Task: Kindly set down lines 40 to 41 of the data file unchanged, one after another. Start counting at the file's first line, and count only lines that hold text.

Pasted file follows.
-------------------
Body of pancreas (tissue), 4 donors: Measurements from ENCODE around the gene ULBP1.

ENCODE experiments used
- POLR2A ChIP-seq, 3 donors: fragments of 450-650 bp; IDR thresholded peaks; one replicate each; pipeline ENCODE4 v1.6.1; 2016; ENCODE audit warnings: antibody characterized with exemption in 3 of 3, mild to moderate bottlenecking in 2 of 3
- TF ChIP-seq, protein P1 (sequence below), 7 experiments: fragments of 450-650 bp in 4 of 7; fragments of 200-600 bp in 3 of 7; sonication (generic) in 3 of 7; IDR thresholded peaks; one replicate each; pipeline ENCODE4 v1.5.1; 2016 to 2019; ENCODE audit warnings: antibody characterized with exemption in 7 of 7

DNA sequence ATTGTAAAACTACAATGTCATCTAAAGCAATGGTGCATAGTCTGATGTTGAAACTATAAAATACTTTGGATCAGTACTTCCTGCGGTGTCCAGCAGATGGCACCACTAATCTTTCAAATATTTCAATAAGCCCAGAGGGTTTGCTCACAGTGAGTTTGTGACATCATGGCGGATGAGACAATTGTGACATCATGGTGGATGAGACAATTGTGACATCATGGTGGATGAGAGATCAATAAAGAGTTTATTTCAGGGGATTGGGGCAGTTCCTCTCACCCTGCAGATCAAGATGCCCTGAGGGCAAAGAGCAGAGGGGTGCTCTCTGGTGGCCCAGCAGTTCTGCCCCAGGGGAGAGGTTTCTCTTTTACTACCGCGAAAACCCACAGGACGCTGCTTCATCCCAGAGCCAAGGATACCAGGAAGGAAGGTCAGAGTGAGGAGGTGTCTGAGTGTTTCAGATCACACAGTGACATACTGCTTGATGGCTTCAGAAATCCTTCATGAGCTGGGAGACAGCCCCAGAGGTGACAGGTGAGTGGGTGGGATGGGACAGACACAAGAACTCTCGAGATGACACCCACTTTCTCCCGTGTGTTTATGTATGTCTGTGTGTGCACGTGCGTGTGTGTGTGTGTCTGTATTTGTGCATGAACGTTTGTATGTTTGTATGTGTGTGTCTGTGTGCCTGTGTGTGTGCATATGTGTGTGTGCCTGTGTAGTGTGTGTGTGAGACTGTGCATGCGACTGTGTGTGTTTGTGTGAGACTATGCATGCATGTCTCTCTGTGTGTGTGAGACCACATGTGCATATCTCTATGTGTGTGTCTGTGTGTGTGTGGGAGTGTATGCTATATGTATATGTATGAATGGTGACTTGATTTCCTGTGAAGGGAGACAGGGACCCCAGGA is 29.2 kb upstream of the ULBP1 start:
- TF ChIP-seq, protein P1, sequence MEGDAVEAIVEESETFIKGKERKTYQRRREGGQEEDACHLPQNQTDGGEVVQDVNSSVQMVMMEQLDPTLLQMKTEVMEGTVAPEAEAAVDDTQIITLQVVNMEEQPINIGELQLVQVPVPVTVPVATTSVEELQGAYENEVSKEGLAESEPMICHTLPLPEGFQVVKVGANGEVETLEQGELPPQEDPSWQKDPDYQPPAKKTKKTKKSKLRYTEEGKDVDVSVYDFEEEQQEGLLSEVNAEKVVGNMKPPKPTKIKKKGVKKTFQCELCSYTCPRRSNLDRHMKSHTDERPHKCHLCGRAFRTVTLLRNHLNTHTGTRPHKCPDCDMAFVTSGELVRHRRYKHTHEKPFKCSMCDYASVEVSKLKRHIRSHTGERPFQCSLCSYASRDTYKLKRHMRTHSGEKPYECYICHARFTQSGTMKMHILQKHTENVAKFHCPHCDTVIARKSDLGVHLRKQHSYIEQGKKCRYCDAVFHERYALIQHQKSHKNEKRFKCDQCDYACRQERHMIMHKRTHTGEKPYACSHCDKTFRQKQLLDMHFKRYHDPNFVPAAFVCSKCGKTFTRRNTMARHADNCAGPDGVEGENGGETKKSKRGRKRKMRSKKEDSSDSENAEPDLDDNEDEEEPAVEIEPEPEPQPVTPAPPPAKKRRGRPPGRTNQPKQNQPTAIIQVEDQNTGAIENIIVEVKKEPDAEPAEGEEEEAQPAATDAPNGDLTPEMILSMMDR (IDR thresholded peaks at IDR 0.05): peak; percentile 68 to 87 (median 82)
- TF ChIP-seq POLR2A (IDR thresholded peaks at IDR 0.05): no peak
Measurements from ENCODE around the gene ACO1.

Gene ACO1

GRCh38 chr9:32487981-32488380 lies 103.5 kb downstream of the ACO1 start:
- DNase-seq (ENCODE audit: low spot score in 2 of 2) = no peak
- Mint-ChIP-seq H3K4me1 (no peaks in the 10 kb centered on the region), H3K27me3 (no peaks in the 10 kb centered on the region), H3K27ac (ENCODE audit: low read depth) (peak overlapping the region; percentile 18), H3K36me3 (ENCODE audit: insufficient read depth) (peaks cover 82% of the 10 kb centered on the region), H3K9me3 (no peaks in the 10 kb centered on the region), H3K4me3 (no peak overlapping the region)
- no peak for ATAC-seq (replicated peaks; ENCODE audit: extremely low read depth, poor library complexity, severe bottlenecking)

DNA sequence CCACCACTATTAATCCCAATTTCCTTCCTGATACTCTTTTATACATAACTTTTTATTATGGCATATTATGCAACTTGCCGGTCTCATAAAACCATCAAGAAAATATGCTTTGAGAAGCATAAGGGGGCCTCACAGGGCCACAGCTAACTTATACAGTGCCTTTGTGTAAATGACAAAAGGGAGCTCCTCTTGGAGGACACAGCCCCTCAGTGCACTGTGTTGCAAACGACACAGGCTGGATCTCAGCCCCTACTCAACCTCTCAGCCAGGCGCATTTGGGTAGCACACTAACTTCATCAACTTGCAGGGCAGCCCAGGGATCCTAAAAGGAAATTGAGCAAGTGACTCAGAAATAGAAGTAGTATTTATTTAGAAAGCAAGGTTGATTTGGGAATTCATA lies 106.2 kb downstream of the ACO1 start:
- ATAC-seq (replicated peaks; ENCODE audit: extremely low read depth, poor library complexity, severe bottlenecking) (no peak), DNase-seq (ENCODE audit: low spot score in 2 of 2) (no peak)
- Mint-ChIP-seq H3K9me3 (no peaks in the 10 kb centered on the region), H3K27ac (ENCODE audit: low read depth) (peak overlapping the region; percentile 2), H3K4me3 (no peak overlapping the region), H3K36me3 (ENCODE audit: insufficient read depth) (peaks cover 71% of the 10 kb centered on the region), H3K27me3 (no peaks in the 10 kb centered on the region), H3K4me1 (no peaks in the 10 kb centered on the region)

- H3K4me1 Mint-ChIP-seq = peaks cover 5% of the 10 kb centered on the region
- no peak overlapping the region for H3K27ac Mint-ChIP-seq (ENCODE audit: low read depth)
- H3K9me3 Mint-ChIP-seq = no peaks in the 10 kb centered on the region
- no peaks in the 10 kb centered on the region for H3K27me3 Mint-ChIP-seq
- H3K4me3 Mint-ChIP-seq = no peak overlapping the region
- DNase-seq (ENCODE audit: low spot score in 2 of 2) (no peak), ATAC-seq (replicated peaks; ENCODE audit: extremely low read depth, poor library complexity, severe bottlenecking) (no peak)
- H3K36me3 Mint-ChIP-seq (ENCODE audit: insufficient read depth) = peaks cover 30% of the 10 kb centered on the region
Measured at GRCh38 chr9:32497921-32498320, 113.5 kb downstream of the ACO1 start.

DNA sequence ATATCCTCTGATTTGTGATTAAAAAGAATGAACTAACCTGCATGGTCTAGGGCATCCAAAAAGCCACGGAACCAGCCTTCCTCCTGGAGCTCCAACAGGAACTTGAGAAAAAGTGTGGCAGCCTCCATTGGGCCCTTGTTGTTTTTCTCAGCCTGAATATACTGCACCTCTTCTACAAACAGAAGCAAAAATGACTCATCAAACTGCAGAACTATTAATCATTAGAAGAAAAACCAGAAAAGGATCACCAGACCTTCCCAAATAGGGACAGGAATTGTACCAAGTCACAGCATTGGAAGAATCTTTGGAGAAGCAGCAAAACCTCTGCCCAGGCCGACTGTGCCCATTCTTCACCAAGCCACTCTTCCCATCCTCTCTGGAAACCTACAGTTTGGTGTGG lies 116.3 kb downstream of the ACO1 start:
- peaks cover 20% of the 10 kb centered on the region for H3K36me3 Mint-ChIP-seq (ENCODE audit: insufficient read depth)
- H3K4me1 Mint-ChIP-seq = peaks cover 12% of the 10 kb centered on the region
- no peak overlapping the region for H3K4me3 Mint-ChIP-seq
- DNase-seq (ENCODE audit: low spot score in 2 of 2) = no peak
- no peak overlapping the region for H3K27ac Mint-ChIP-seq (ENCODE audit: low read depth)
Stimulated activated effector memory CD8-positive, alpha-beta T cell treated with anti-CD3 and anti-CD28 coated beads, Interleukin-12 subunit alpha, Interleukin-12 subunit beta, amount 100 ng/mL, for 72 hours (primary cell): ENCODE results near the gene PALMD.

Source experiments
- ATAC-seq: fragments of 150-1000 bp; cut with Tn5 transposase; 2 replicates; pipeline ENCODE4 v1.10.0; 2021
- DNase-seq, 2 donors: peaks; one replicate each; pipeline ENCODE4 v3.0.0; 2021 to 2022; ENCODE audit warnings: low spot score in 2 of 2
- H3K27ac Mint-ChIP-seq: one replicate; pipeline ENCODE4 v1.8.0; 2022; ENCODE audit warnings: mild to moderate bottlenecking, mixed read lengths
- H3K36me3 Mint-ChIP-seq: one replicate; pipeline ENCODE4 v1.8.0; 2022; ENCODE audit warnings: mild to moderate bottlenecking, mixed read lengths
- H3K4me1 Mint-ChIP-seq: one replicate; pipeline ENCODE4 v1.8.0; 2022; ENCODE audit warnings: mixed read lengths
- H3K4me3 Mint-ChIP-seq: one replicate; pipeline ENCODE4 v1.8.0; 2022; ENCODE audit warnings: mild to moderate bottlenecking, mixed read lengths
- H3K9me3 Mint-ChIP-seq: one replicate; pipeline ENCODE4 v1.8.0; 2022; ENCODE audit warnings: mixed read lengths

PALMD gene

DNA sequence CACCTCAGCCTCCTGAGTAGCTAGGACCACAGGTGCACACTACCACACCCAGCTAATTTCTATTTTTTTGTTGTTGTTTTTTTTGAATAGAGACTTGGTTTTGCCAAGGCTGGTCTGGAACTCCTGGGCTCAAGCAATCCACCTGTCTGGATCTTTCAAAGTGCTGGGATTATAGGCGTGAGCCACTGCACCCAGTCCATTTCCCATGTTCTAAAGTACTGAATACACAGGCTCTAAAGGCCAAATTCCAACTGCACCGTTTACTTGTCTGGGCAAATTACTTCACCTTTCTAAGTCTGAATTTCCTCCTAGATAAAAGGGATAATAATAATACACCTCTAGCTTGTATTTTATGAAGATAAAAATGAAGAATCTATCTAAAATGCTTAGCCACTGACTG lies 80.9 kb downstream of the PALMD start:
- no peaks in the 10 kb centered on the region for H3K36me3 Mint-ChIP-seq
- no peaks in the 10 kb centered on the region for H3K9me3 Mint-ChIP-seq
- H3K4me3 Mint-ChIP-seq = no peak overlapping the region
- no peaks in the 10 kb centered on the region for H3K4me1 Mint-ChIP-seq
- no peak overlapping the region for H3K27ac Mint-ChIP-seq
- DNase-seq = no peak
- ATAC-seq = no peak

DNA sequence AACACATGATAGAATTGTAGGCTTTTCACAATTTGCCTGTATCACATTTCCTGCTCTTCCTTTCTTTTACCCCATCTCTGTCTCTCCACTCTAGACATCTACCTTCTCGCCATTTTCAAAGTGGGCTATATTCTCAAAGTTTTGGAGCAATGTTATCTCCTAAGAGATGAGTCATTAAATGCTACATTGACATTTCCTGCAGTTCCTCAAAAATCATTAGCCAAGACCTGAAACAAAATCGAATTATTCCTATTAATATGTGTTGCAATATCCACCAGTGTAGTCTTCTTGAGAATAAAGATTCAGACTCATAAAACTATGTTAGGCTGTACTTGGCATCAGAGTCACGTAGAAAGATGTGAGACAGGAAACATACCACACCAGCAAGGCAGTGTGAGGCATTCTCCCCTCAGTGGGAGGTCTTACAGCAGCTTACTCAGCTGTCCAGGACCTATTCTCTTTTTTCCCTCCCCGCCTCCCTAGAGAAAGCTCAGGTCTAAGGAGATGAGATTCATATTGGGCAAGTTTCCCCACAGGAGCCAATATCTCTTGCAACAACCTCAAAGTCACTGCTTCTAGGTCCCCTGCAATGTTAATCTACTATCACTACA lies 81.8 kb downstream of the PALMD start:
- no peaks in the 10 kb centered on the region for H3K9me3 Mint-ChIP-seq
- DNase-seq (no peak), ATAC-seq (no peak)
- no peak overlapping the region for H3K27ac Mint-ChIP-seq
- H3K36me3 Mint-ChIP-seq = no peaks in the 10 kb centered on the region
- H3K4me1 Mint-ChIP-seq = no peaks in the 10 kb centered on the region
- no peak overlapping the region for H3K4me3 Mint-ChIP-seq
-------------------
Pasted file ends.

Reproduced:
PALMD gene

DNA sequence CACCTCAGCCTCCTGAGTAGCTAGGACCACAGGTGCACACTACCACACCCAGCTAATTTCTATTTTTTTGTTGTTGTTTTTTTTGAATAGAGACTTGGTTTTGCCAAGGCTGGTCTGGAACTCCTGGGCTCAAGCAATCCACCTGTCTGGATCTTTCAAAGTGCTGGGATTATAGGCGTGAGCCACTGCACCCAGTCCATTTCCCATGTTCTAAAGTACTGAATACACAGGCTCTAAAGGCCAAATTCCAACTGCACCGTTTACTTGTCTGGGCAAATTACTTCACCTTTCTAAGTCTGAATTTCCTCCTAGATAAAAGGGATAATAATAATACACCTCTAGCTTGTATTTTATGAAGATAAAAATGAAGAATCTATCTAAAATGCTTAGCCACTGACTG lies 80.9 kb downstream of the PALMD start: